In order to connect social and political struggles with workers’ struggles, and to politicize labour struggles, we discussed whether it can be useful to use common contents, claims, messages. Common European claims (minimum European wage, minimum European income, minimum European welfare, minimum unconditional visa for migrants) were discussed in this sense as tools to spread the word of the strike and organize and as a legal tool. Europe has been widely recognized as a minimum level of struggle, but not limited to its institutional nor geographic EU borders, which should be rather questioned. Europe is still central because it’s a powerful set of institutions to address. European as a minimum space of initiative is thus not enough, but a space to begin with. Limits and problems, as well as potentialities and points of strength, were thoroughly discussed. We agreed that common claims cannot substitute the need to continue the local everyday work of organizing workers (e.g. with precarity offices, as in Berlin). Some of us raised the problem of the difficulty of adopting common general claims in very local and particular struggles. Thus, in order to bind the local with the transnational level, we discussed about how to connect concrete demands with wider demands that go in the same direction.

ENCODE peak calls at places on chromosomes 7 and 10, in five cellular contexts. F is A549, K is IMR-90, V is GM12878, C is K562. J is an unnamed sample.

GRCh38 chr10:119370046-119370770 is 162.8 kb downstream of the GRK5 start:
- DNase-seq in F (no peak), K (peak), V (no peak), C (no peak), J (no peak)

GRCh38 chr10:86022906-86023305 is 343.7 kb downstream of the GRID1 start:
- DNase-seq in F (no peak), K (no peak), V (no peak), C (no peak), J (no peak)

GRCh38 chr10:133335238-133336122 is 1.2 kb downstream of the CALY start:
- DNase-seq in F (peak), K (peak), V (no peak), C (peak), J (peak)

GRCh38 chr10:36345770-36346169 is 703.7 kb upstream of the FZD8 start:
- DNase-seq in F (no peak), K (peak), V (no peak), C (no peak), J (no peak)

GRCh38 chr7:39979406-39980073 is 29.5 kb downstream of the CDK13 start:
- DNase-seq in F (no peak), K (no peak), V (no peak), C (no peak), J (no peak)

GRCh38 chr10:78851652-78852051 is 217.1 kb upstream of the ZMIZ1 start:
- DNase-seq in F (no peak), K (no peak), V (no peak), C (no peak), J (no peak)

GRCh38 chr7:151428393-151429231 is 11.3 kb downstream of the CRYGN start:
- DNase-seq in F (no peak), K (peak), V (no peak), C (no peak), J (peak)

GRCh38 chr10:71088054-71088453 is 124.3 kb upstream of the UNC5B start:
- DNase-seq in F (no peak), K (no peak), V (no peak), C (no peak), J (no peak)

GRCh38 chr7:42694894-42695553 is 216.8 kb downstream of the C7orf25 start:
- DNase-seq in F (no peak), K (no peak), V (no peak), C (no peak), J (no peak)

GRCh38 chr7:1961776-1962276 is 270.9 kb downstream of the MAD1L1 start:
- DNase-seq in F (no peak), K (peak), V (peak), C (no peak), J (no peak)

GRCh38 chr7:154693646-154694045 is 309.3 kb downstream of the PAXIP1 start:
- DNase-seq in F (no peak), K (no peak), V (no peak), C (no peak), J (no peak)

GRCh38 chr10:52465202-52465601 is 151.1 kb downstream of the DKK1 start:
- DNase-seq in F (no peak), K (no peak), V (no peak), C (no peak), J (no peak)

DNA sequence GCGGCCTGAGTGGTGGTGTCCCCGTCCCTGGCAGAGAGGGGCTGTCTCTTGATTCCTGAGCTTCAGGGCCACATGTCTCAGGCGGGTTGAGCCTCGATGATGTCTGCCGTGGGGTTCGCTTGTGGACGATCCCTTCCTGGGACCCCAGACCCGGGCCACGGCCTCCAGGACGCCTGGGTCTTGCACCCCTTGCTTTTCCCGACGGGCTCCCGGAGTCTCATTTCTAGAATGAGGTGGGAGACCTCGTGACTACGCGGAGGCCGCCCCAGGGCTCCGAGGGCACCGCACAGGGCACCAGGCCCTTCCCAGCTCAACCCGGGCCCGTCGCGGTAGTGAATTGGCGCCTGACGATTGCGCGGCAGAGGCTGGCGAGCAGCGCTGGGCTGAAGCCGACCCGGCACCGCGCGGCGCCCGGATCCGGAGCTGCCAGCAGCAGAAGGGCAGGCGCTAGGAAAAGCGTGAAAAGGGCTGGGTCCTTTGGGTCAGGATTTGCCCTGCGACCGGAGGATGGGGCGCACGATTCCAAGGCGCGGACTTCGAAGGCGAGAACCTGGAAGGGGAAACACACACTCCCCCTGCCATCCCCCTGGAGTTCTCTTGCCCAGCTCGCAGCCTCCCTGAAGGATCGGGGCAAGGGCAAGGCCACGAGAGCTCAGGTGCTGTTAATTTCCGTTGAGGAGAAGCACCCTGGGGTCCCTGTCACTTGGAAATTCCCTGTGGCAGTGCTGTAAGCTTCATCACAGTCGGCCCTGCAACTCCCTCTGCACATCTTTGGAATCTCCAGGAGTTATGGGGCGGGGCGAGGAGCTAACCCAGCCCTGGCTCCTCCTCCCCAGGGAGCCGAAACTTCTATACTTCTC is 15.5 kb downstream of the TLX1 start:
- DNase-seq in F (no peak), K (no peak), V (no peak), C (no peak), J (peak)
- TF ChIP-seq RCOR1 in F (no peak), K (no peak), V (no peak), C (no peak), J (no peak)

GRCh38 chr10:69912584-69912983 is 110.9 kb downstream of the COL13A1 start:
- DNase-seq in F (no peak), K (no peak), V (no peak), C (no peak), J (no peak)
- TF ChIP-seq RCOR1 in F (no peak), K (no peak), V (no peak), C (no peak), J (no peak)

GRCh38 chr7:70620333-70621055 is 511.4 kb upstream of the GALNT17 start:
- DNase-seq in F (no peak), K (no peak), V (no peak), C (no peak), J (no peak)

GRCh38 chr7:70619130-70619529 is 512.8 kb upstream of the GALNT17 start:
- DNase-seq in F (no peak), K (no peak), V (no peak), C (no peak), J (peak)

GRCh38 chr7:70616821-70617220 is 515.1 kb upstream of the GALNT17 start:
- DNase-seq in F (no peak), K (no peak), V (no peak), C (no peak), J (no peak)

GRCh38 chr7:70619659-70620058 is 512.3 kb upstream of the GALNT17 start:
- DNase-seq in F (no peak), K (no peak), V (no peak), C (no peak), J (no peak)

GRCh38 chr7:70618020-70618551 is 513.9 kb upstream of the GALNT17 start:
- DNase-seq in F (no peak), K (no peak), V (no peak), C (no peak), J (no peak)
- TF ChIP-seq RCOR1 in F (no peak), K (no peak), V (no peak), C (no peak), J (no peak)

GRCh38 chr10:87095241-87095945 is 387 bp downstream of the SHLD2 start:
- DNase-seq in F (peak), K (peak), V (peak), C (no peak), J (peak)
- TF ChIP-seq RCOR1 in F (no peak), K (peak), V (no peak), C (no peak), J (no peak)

How do we bring back home the result of this common discussion? How to enforce the framework of the transnational strike in the local settings? In order to be powerful and strong it has to be supported by our everyday practice. The possibility of sharing a common campaign on minimum wage of 15 euros was considered and possibly endorsed as a tool to spread the need of having European common discourses and practices. How does this campaign allow us to gain visibility? We discussed about making the workshop an ongoing space of discussion as well as the place where to decide on some concrete proposals to be endorsed locally. Communication should be our priority both on the local/union level (not necessarily with the structures but also with parts of it, working on the sides, with a strong discourse); in the networks we are part both on the national and the transnational level, such as Blockupy. Starting from the autonomy of the transnational social strike as a process, the effort should be to bring its discourses and practices in all those situations where they can resonate and which can give a concrete support to the construction of the transnational strike. Finally we agreed on the need of maintaining a continuous political communication. Inquiries were proposed as an instrument to understand the different conditions and to exchange information about strategies and practices, successes and failures to link austerity struggles and labour struggles.